Obama Boosts Coal Exports, Prompting Allies’ Complaints

Photographer: Elaine Thompson/AP Photo

A train hauling coal to British Columbia, Canada, heads north out of downtown Seattle on May 29, 2012. The U.S. federal government is reviewing the first of at least six port facilities proposed in Washington and Oregon to ship coal from the Powder River basin of Montana and Wyoming to booming markets in Asia. If all the facilities are built, at least 100 million tons of coal a year could carry coal in trains through the Northwest before being shipped to Asia. Close

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Photographer: Elaine Thompson/AP Photo

A train hauling coal to British Columbia, Canada, heads north out of downtown Seattle on May 29, 2012. The U.S. federal government is reviewing the first of at least six port facilities proposed in Washington and Oregon to ship coal from the Powder River basin of Montana and Wyoming to booming markets in Asia. If all the facilities are built, at least 100 million tons of coal a year could carry coal in trains through the Northwest before being shipped to Asia.

The U.S. government’s export lender backed $90 million in loans to boost overseas sale of coal, drawing criticism from environmental groups that say the Obama administration is ignoring coal’s risks to air and health.

XCoal Energy & Resources LLC, a Pennsylvania exporting company, received final approval from the U.S. Export-Import Bank yesterday for a working capital guarantee to help it boost shipments of coal to Japan, South Korea and China.

It’s the first direct transaction for coal exports in at least five years, and has taken on symbolic importance for the Sierra Club and other organizations. They say the administration of President Barack Obama -- which also helped finance two overseas coal-fired power plants in its most recent fiscal year -- is running afoul of its pledge to deal with the climate- change impact of Ex-Im financing.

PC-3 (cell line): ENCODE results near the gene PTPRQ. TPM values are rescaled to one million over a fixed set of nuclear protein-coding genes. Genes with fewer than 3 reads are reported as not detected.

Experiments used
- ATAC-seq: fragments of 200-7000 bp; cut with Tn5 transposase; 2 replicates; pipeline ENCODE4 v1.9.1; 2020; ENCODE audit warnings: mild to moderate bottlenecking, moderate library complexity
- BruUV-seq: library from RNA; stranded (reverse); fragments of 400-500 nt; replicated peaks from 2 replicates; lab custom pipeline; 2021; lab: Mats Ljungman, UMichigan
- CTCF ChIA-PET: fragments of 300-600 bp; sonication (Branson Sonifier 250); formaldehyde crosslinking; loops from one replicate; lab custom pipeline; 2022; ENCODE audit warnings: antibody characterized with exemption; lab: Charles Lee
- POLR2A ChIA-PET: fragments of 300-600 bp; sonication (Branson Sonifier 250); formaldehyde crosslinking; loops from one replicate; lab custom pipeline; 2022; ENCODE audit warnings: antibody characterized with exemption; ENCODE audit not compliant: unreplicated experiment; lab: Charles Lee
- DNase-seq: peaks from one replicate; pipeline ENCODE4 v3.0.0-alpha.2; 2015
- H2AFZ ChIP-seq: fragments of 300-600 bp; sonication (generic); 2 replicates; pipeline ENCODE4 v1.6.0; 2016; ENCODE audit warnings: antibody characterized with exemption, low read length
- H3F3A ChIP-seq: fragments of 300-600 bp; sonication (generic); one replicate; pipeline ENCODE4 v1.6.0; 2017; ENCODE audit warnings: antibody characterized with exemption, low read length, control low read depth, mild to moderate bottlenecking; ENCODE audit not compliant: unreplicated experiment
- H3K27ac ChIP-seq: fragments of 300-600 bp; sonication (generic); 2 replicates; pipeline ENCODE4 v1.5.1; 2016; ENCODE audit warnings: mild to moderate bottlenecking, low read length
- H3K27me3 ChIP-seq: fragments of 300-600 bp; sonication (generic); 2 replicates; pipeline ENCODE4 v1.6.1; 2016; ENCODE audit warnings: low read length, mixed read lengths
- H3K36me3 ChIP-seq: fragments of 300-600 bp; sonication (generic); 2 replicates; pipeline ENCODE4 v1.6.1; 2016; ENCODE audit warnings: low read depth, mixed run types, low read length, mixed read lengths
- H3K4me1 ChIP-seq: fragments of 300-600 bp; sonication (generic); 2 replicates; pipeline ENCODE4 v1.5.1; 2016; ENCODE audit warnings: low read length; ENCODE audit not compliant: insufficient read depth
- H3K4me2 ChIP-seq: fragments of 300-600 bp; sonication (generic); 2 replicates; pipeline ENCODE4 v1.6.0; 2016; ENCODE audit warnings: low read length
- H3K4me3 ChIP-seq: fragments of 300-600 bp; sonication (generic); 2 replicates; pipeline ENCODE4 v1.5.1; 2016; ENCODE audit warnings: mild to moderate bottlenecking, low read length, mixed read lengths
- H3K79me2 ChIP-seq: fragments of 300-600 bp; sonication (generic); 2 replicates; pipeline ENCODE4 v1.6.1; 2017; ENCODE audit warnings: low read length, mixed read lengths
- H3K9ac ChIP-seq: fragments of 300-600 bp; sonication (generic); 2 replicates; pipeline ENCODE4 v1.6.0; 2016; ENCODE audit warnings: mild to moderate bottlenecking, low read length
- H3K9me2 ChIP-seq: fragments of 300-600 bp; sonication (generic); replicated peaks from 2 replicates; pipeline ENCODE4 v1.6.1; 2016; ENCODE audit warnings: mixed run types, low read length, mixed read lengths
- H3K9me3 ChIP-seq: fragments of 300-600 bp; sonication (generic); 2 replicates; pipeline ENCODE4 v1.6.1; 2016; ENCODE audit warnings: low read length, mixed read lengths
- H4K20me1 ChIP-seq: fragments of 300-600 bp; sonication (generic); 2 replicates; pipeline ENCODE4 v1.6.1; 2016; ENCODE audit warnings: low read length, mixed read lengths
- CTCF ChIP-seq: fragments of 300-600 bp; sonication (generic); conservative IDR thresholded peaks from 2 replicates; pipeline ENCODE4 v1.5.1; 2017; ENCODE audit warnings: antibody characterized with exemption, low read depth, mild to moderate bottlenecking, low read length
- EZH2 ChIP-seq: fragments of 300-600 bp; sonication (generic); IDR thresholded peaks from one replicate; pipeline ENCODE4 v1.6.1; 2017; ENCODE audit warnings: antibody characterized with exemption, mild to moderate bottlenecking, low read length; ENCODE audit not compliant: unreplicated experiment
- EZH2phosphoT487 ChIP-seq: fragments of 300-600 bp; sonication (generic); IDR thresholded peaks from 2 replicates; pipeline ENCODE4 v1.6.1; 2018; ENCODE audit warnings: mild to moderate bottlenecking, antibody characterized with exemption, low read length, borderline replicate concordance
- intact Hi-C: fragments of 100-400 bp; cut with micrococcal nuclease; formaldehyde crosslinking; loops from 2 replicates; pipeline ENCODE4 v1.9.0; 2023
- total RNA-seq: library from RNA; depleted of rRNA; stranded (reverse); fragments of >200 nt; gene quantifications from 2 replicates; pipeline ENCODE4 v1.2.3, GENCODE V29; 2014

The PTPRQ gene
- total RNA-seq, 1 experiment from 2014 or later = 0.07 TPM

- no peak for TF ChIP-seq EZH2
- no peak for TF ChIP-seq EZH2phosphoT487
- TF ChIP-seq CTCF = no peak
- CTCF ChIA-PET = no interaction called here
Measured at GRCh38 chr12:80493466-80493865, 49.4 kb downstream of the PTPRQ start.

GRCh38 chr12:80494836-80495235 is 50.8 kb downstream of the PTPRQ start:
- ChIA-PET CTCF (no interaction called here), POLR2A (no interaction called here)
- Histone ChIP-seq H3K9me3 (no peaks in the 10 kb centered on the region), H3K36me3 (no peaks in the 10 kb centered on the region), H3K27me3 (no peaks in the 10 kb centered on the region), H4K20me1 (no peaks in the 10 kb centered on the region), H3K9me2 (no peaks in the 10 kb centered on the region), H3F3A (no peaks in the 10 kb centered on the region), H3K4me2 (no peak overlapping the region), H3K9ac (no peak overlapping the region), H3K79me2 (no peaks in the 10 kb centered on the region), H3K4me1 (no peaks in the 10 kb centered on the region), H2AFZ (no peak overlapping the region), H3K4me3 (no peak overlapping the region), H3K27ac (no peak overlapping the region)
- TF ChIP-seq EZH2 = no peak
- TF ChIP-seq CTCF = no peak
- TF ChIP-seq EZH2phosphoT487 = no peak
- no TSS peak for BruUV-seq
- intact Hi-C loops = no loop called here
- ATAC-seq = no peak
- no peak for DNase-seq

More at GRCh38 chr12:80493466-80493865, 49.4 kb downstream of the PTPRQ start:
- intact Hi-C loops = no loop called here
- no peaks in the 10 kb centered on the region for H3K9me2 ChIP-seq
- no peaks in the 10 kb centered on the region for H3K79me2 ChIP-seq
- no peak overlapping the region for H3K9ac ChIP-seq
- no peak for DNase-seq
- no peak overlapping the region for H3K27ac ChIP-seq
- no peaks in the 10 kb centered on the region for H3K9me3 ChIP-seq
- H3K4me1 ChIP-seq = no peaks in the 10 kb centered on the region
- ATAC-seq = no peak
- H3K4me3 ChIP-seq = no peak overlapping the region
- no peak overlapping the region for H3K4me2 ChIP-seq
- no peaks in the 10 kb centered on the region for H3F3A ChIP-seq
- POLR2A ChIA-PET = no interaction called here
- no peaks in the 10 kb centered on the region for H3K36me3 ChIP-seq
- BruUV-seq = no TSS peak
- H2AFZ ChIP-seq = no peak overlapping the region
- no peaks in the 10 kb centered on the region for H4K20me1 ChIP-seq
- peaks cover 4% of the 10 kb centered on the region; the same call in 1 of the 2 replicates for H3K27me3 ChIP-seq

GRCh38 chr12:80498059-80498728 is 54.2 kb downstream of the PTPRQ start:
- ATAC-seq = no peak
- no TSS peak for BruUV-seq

Coal has “a serious health and environmental impact that their policy should cover,” Doug Norlen, policy director for Pacific Environment, a San Francisco-based watchdog of government-financing bodies. “If it doesn’t, that’s a serious deficiency.”

The Ex-Im loan has larger political overtones, as lobbyists for coal producers and other groups have targeted Obama with negative campaign commercials, saying regulations from the Environmental Protection Agency threaten to stall the industry. Republican opponent Mitt Romney traveled to Craig, Colorado, on May 29 for an event to highlight this theme. A nearby Peabody Energy Corp. (BTU) mine halted production so workers could attend the Romney rally, CNN reported.

Ernie Thrasher, chief executive officer of Xcoal Energy & Resources LLC. XCoal is a coal trader, exporting much of its products from East Coast ports such as Baltimore, according to its Web site. Photo: Peter Foley/Bloomberg Close

Ernie Thrasher, chief executive officer of Xcoal Energy & Resources LLC. XCoal is a... Read More

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Ernie Thrasher, chief executive officer of Xcoal Energy & Resources LLC. XCoal is a coal trader, exporting much of its products from East Coast ports such as Baltimore, according to its Web site. Photo: Peter Foley/Bloomberg

Slumping Demand